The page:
• Rock Climbing Injury: Leg: Pulled Hamstring
  • Rock Climbing Injury: Leg: Fracture
  • Knee

  • Rock Climbing Injury: Knee: Rockfall Causes Lump
  • Rock Climbing Injury: Knee: Chondral Injury of the Lateral Tibial Plateau
  • Rock Climbing Injury: Leg and Knee: Broken Femur and Shattered Kneecap
  • Rock Climbing Injury: Knee: Ruptured ACL
  • Rock Climbing Injury: Knee: Ruptured Ligament and Meniscus
  • Rock Climbing Injury: Knee: Synovial Cartilage Damage
  • Ankle

  • America's Best Climbing Area: Red River Gorge
  • Rock Climbing Injury: Ankle: Loud Pop Ankle Roll
  • Feet

  • Rock Climbing Injury: Feet: Broken Foot
  • Rock Climbing Injury: Feet: Gout and Pseudogout
  • Rock Climbing Injury: Feet: Toe Fracture
  •  
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    Humboldt State Climbing Team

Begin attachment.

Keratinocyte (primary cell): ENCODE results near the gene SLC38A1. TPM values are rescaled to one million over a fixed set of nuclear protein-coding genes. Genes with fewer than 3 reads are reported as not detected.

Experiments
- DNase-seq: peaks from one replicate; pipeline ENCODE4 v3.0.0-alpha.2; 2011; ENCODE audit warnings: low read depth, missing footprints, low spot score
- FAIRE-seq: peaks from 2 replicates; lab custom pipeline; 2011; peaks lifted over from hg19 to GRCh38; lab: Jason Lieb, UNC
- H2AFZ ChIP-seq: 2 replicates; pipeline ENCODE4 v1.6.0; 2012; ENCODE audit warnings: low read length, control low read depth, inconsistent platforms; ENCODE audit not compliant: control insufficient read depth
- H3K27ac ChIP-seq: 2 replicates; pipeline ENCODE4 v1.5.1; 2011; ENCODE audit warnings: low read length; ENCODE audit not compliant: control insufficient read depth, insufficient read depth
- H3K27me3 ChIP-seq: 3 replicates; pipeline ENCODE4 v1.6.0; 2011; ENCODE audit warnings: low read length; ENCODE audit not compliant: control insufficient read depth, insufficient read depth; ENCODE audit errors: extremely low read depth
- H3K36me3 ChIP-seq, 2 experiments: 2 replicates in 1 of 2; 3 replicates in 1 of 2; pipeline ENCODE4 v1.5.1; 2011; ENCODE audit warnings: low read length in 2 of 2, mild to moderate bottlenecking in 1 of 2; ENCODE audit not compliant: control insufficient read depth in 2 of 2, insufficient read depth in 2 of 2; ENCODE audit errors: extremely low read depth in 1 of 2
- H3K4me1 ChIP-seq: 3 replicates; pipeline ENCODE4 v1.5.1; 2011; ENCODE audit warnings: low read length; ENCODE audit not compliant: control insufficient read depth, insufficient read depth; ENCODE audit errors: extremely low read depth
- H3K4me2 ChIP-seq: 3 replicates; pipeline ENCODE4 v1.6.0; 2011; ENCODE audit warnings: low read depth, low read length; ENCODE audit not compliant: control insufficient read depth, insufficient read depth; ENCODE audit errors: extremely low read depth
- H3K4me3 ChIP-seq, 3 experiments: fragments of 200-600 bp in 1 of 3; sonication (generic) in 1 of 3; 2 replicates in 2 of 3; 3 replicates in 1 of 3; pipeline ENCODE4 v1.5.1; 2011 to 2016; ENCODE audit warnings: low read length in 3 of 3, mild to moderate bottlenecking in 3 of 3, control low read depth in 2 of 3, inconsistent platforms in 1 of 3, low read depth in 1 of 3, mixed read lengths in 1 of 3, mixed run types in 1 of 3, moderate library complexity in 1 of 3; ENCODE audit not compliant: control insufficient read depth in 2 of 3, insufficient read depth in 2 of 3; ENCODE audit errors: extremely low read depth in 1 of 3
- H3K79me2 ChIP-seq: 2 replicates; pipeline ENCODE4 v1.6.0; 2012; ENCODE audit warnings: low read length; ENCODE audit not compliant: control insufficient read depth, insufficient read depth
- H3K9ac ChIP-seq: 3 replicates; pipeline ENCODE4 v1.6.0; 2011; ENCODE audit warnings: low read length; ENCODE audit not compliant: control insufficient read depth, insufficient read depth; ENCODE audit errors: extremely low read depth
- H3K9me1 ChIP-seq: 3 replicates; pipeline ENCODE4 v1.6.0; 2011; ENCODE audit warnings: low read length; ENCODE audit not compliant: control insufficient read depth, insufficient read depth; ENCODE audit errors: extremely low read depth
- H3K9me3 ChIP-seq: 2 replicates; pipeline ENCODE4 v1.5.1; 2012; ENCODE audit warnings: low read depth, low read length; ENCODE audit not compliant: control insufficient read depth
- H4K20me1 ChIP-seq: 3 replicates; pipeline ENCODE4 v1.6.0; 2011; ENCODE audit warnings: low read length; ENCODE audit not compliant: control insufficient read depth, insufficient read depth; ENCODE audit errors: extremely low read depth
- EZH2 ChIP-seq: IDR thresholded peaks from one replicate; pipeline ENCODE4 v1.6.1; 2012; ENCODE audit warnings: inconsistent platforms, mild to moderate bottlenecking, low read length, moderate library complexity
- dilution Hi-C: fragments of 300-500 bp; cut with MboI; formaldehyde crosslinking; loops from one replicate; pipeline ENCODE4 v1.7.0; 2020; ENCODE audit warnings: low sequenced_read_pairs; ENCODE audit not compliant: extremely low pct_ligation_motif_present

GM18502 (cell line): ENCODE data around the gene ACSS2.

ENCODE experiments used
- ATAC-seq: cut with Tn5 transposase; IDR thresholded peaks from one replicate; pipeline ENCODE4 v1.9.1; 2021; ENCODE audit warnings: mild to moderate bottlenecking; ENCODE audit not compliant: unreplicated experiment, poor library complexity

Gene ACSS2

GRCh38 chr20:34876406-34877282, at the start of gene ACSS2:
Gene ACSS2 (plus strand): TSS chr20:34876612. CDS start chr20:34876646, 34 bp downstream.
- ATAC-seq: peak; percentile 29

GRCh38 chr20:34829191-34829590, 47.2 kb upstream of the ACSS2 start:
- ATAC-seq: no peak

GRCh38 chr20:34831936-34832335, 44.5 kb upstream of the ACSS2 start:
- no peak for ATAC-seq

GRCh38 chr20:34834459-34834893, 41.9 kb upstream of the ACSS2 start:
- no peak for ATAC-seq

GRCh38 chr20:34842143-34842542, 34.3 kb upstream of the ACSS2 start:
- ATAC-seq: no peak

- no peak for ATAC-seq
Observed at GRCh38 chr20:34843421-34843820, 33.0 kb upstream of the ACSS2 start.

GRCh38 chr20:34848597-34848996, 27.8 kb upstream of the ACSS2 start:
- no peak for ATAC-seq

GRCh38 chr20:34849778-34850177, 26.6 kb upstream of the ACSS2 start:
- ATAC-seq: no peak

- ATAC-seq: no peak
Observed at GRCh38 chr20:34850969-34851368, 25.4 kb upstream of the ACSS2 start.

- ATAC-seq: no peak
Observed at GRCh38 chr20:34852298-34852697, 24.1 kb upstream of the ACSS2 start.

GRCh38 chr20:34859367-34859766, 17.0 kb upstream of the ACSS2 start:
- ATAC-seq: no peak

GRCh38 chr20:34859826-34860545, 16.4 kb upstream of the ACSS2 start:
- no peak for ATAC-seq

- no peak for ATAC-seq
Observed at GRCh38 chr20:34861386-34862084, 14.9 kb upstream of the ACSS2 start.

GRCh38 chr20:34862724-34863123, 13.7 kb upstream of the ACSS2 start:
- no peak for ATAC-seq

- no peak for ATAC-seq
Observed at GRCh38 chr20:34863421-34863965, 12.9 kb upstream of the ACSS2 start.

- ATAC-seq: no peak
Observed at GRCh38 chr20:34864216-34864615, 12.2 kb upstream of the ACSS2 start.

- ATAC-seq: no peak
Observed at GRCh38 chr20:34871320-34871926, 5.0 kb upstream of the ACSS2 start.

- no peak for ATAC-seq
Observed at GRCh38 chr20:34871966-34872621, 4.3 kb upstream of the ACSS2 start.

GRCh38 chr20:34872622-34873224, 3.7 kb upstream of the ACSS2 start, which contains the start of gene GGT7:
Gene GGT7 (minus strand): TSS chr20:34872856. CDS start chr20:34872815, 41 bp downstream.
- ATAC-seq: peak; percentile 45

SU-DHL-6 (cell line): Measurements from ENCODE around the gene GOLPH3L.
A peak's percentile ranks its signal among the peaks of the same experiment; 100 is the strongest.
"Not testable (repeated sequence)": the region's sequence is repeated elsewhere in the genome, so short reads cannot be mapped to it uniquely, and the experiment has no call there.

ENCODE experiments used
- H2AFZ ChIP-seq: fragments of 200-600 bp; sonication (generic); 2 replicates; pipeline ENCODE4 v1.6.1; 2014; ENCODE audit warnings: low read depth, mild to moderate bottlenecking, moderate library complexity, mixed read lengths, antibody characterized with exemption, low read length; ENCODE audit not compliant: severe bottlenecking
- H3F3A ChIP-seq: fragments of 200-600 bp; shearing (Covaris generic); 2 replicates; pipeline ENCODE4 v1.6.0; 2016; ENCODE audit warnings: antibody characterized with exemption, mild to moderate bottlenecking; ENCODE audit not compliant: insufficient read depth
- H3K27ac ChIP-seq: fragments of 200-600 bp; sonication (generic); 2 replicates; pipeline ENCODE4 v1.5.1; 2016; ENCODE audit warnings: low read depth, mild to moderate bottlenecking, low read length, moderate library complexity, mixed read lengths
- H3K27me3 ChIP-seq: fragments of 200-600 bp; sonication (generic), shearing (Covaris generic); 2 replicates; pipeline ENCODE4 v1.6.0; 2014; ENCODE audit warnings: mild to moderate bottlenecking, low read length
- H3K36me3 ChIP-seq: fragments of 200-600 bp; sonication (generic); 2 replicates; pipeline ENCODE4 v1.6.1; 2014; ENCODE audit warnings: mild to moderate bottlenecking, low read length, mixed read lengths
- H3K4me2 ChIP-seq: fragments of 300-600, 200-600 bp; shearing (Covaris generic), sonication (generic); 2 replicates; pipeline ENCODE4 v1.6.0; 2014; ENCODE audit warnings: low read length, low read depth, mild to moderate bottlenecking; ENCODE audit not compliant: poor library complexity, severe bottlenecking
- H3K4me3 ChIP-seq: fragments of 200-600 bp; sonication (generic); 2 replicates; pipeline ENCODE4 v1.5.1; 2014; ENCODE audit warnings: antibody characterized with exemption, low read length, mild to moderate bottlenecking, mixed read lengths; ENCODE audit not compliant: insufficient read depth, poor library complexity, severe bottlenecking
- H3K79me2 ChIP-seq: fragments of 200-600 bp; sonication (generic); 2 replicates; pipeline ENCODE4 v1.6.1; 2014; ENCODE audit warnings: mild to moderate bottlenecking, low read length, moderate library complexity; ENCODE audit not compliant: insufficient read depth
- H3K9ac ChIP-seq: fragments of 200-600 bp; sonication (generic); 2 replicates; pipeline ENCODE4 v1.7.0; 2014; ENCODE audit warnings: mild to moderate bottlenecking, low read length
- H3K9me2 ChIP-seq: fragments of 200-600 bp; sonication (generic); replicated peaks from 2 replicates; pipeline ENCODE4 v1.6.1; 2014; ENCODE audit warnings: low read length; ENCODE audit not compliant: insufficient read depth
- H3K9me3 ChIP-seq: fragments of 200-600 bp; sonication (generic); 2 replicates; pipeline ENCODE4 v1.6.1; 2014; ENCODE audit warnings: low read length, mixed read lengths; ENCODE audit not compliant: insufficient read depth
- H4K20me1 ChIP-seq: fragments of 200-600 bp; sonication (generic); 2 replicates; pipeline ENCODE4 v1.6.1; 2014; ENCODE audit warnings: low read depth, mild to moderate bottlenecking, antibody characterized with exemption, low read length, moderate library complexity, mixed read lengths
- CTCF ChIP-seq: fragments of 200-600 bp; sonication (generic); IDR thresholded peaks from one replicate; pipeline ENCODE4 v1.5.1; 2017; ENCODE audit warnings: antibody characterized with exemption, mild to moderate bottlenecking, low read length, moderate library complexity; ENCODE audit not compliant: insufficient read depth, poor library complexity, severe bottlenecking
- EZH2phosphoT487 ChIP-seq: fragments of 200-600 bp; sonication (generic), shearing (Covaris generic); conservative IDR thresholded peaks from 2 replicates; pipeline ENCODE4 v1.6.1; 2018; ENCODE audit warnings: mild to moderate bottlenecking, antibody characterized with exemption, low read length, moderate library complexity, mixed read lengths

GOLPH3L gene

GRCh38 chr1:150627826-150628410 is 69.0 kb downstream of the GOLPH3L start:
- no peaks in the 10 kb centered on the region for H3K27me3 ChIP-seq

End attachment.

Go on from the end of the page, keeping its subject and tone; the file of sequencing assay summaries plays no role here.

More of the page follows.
Humboldt State Climbing Team

    Rock Climbing Injury: Knee: Ruptured Ligament and Meniscus

    02-Feb-2010
    By

    Last year my knee exploded while during a heel hook. I ruptured my lateral collateral ligament, tore my posterior cruciate and arcuate ligament, the medial meniscus, as well as disrupting the posterior capsule of the knee joint. How is it even possible to do so much damage? My knee feels fine now but I can’t really do the same things with it.

    Tilly Parkins | Sydney, Australia

    If Mother Nature did not have a biological monopoly, and evolution existed in the free market, knees would be better designed and come with a 100,000-mile or 50-year warranty.

    Centuries ago the peripatetic knee was an admirable joint, and teeth were our weakest link. As grades go up, and climbers come down … harder, so does the stress and strain. Knees are placed in positions of extreme torsion while climbing and, as the new-age-bravado-boulder problem becomes the norm (i.e., a short route sans rope) they are suffering considerably more from sudden loading.